Friedrichshafen is a pig to get to, there aren't enough hotel rooms and the halls still too stuffy but many international visitors say Eurobike is Europe's pre-eminent trade show. Just Europe? Given its earlier-than-Interbike date, Eurobike is the place for product launches and its emphasis on high-end has tapped into the bike trade's zeitgeist.

Milan and Koln are now “domestic shows”, say international visitors

IFMA was big. Milan was sexy. Interbike is offering free wi-fi access in all expo areas. But Eurobike is now the place to be seen.

The show has been growing in importance for some years and last year there was talk it could overtake Interbike in importance. has talked to many show jet-setters and even American ones are now saying Eurobike is the pre-eminent Fall show.

Press coverage of Eurobike has been extensive this year, with few exclusives left to launch at Interbike.

Eurobike still cannot rival Interbike’s Outdoor Demo and that is a weakness for a show that could stage excellent try-out sessions in mountains close by.

IFMA expands into new halls next year, a major fillip. But many international visitors who attended the IFMA just finished said it was now a German trade show, not an international show.

There certainly seemed to be less well-known international visitors than ever before (IFMA estimates there were 4800 international visitors).

Eurobike was packed with ’em, and Interbike will have plenty too.

Despite the German elections, IFMA succeeded at attracting the public this year, opening the doors to the great unwashed for two days instead of just one.

30 000 consumers attended over the two days. There were 20 000 trade visitors.

IFMA had 706 exhibitors from 37 countries.

Whereas Eurobike focussed on high-end road bikes and MTBs, IFMA was more about German-based trekking and city bike companies, a fact stressed a statement from IFMA:

"With its focus on the use of the bicycle in everyday life, on excursions and on active holidays, IFMA reflects the market perfectly….Around 80 per cent of the bicycles sold in Germany are city, trekking or all-terrain bikes."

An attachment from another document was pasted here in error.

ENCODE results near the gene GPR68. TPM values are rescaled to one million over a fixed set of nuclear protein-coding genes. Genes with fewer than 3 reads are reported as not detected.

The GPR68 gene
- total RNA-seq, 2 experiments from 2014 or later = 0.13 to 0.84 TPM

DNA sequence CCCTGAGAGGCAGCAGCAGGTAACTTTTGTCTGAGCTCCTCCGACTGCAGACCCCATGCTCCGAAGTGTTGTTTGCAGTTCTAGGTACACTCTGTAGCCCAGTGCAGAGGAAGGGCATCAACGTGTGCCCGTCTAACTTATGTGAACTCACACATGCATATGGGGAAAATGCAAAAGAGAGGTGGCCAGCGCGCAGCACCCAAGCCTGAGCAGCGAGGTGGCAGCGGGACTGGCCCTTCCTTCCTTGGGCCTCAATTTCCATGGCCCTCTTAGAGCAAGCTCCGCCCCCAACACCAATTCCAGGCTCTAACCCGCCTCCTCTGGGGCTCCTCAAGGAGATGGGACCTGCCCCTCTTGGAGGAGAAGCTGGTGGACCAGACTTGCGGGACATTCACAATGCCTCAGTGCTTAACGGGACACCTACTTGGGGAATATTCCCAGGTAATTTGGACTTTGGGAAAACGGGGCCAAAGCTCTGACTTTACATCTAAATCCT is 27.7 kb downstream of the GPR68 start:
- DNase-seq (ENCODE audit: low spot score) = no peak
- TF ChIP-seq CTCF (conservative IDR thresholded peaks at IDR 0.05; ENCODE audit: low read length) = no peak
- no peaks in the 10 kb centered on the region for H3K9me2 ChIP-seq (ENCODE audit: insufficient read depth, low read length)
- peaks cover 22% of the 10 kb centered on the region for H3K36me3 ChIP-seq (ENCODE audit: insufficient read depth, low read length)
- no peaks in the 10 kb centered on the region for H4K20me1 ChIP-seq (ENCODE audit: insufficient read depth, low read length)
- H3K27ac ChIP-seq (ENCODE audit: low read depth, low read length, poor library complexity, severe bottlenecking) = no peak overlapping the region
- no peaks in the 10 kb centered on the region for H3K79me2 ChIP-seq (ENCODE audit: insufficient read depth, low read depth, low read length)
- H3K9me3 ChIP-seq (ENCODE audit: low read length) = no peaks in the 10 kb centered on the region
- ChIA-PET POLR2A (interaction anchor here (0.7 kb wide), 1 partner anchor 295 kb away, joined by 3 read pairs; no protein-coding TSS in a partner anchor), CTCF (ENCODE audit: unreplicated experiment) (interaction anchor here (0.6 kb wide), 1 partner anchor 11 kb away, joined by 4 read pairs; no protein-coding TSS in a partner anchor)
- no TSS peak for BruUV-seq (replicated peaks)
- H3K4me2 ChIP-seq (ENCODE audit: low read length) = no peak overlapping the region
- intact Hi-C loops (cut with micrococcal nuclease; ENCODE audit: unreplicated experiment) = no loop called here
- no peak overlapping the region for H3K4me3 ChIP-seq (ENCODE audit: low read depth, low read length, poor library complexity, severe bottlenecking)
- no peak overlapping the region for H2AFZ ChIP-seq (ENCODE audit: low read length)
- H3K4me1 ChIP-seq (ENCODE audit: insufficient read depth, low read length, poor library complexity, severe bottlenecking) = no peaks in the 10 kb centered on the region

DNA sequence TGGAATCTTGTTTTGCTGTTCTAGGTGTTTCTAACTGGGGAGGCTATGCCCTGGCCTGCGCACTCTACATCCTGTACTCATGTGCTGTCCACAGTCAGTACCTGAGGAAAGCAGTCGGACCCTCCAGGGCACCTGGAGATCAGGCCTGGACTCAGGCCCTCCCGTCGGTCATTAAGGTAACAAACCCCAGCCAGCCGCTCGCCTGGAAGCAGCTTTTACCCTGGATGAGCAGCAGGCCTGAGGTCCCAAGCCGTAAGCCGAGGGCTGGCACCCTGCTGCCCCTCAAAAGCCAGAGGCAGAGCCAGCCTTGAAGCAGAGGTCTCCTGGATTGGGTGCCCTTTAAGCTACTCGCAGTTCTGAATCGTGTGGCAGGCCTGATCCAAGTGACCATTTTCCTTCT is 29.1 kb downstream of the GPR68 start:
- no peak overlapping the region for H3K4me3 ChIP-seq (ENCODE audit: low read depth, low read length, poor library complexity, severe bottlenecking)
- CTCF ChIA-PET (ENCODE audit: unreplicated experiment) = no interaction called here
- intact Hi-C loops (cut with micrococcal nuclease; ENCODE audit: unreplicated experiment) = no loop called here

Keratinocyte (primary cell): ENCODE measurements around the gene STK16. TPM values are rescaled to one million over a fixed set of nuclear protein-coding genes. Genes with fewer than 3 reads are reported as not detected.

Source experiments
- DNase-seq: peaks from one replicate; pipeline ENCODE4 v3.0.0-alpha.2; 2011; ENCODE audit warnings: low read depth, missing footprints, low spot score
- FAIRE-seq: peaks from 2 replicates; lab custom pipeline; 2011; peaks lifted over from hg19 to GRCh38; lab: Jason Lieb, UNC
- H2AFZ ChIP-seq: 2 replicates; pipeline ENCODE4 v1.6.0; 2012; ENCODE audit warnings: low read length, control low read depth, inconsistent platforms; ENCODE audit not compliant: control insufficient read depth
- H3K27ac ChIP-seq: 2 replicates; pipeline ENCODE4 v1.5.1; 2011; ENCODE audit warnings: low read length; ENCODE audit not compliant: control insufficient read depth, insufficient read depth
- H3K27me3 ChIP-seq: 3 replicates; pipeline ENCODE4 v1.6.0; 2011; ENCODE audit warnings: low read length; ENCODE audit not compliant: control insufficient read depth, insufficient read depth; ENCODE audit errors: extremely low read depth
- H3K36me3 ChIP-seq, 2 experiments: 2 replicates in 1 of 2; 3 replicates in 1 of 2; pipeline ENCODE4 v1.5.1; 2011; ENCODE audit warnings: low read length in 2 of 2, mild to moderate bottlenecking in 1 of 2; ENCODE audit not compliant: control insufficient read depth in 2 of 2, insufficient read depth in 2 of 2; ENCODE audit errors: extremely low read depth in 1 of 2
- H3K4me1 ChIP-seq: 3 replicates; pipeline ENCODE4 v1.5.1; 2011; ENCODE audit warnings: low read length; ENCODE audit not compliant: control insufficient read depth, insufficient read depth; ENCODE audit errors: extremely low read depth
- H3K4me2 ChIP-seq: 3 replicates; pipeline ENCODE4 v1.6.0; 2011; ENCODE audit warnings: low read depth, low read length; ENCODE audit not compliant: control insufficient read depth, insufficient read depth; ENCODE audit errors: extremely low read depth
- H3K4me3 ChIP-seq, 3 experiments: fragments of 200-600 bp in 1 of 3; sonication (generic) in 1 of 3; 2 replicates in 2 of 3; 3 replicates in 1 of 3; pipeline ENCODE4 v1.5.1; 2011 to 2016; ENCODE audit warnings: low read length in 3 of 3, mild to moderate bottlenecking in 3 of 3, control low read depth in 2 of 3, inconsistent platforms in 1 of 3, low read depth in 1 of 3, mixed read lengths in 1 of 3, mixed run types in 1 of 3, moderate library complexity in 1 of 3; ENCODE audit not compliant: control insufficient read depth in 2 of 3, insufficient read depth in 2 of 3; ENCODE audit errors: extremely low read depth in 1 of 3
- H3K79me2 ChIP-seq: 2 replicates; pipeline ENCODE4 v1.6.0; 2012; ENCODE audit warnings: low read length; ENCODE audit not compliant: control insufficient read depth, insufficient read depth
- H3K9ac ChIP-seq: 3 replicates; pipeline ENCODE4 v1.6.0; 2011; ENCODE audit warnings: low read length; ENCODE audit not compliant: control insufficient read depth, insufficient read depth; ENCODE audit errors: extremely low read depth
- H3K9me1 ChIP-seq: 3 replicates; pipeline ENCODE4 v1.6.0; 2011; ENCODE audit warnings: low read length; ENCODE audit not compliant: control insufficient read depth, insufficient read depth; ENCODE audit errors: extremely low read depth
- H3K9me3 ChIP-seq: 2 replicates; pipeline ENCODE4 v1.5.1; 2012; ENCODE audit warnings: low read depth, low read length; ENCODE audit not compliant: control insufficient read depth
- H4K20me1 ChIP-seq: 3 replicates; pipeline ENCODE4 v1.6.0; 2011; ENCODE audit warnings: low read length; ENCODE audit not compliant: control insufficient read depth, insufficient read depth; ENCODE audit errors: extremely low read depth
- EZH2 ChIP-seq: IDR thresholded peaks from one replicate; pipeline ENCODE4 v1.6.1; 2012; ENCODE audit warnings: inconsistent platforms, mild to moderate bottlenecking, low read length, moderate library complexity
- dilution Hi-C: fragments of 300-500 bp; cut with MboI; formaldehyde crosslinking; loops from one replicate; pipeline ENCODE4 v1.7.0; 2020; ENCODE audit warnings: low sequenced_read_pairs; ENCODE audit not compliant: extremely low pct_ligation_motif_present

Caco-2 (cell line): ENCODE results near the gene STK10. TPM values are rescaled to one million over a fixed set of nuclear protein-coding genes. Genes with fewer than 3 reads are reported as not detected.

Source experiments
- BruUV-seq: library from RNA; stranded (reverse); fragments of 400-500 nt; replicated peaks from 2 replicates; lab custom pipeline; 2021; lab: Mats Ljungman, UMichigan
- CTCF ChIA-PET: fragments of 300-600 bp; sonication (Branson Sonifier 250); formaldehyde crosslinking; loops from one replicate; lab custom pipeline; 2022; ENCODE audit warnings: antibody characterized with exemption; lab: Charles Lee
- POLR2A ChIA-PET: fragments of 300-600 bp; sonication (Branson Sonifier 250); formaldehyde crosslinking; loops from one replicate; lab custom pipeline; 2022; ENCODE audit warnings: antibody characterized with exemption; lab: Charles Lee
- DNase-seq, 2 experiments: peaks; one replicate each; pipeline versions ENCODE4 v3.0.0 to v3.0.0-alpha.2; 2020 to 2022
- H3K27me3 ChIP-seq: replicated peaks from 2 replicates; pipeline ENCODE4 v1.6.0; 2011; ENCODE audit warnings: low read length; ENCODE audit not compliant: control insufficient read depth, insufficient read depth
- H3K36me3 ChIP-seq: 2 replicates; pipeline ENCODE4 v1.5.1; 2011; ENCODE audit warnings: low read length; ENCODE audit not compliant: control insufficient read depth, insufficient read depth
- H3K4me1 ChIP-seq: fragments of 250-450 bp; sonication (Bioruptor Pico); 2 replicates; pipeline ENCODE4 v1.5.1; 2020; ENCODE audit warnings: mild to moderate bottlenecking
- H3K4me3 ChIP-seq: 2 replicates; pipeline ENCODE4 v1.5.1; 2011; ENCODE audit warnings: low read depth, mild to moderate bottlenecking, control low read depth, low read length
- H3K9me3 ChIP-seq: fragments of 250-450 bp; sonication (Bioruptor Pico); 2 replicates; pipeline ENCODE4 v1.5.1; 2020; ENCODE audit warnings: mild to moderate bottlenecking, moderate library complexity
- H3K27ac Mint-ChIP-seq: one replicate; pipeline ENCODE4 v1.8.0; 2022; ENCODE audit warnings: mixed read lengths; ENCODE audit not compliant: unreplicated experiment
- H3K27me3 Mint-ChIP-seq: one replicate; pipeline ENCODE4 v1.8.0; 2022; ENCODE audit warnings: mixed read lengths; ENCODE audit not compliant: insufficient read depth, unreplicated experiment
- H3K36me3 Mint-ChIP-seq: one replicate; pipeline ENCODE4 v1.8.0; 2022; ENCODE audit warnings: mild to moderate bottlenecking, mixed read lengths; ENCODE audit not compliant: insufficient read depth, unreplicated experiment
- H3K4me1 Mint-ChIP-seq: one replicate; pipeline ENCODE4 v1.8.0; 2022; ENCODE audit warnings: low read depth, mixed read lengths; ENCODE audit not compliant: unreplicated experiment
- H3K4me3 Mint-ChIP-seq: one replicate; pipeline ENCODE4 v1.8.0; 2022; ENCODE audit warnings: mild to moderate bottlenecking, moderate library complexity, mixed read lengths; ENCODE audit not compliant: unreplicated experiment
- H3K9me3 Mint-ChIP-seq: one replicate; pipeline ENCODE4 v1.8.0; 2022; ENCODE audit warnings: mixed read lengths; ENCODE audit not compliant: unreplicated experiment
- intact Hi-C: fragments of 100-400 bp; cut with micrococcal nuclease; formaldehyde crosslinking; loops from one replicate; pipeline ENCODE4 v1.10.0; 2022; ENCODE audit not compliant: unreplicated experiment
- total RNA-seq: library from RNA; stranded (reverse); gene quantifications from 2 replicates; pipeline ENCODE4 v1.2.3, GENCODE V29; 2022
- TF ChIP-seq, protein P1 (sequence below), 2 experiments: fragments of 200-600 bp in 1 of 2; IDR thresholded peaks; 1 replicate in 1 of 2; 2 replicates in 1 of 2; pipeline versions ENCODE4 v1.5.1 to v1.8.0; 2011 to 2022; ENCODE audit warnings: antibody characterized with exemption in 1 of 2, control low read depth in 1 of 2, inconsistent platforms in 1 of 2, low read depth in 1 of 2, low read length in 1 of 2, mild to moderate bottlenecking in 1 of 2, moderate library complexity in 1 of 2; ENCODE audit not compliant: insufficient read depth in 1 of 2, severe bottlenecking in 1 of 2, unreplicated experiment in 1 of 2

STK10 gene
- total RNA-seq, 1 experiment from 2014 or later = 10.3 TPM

However, the volume, utilitarian part of the market in Germany, as elsewhere in Europe, is nowhere near as buoyant as the top-end market.

Oliver P. Kuhrt, executive vice president of Koelnmesse, the city-owned convention centre, said:

"IFMA Cologne 2005 was the most attractive trade fair in the sector. It took place in the region of Europe with the highest population and the greatest purchasing power; its clear focus gave a boost to the sector overall; it was the leading business and order-placing platform but also exciting and appealing to end-consumers; and its importance in terms of cycling policy-making was unrivalled."

A conference on children and mobility was held in German language only.

The market for bikes in Germany is weak at the moment, partly because of a very poor summer (against the trend, Eurobike was bathed in sunshine).

Germany’s Bicycle Industry Association (ZIV) is forecasting a slight drop in turnover for 2005, topping out at 4.5 to 4.6 million units. According to Stefan Genth of the Association of the German Bicycle Trade (VDZ), the decline was the result of poor weather this summer and a generally weak consumer climate.

IFMA 2006 (14th to 17th September) will relocate to the new Northern Halls at the Cologne exhibition centre, which are 11 to 15 metres high, are pillar-free, and have natural lighting.

Kuhrt said "There is a great deal of enthusiasm for the new exhibition centre, and we’ve already had a large number of stand location requests for IFMA 2006.

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